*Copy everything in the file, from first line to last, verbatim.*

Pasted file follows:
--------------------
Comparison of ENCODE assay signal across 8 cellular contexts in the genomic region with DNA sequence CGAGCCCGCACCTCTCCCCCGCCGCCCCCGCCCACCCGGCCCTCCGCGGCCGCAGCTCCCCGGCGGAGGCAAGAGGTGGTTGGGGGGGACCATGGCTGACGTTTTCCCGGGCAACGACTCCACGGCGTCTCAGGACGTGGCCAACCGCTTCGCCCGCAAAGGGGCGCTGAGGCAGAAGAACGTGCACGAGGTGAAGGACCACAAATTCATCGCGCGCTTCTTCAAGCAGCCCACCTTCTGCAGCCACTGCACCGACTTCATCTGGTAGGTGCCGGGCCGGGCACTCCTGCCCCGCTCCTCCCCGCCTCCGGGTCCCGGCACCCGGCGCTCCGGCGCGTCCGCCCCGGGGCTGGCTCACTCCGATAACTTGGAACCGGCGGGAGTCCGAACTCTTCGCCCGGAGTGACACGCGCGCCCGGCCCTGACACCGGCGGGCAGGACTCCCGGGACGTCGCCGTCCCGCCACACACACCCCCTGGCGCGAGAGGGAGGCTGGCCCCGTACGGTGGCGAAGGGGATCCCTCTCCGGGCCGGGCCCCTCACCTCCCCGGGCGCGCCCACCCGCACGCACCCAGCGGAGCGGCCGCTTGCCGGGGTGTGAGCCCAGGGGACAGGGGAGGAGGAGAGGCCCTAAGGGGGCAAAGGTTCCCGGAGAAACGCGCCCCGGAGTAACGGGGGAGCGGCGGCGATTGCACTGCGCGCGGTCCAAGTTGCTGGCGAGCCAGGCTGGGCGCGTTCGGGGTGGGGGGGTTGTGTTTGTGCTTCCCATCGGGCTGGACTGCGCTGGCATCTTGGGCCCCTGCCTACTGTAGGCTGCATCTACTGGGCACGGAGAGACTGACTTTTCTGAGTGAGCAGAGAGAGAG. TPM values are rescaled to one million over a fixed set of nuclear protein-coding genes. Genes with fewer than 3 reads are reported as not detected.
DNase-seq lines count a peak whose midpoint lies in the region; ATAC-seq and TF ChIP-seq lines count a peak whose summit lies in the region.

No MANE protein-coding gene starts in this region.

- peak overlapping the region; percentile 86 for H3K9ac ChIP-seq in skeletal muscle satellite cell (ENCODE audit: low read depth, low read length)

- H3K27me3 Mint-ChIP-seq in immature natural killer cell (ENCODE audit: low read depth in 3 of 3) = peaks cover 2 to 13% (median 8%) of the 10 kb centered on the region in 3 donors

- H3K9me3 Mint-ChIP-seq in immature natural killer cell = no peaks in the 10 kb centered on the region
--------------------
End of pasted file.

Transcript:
Comparison of ENCODE assay signal across 8 cellular contexts in the genomic region with DNA sequence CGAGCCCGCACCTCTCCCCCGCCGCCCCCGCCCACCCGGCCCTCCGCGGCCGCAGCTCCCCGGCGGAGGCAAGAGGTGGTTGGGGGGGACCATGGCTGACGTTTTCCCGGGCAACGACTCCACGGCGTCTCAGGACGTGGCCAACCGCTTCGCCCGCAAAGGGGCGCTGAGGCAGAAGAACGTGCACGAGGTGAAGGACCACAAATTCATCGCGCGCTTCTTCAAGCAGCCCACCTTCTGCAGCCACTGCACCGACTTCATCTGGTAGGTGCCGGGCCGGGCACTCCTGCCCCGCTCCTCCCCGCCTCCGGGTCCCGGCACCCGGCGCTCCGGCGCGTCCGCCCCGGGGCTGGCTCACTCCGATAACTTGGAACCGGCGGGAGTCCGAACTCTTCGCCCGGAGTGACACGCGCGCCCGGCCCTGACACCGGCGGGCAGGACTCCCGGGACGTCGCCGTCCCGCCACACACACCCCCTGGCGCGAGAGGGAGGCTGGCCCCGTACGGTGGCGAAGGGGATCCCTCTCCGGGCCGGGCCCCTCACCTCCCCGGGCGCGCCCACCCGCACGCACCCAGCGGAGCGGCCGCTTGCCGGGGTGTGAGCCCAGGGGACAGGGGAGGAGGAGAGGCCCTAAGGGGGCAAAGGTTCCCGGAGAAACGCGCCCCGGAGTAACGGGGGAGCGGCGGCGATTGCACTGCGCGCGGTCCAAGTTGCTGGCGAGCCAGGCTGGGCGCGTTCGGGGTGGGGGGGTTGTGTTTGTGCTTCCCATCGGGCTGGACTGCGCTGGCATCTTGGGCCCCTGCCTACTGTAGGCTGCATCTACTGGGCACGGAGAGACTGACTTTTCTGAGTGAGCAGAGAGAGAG. TPM values are rescaled to one million over a fixed set of nuclear protein-coding genes. Genes with fewer than 3 reads are reported as not detected.
DNase-seq lines count a peak whose midpoint lies in the region; ATAC-seq and TF ChIP-seq lines count a peak whose summit lies in the region.

No MANE protein-coding gene starts in this region.

- peak overlapping the region; percentile 86 for H3K9ac ChIP-seq in skeletal muscle satellite cell (ENCODE audit: low read depth, low read length)

- H3K27me3 Mint-ChIP-seq in immature natural killer cell (ENCODE audit: low read depth in 3 of 3) = peaks cover 2 to 13% (median 8%) of the 10 kb centered on the region in 3 donors

- H3K9me3 Mint-ChIP-seq in immature natural killer cell = no peaks in the 10 kb centered on the region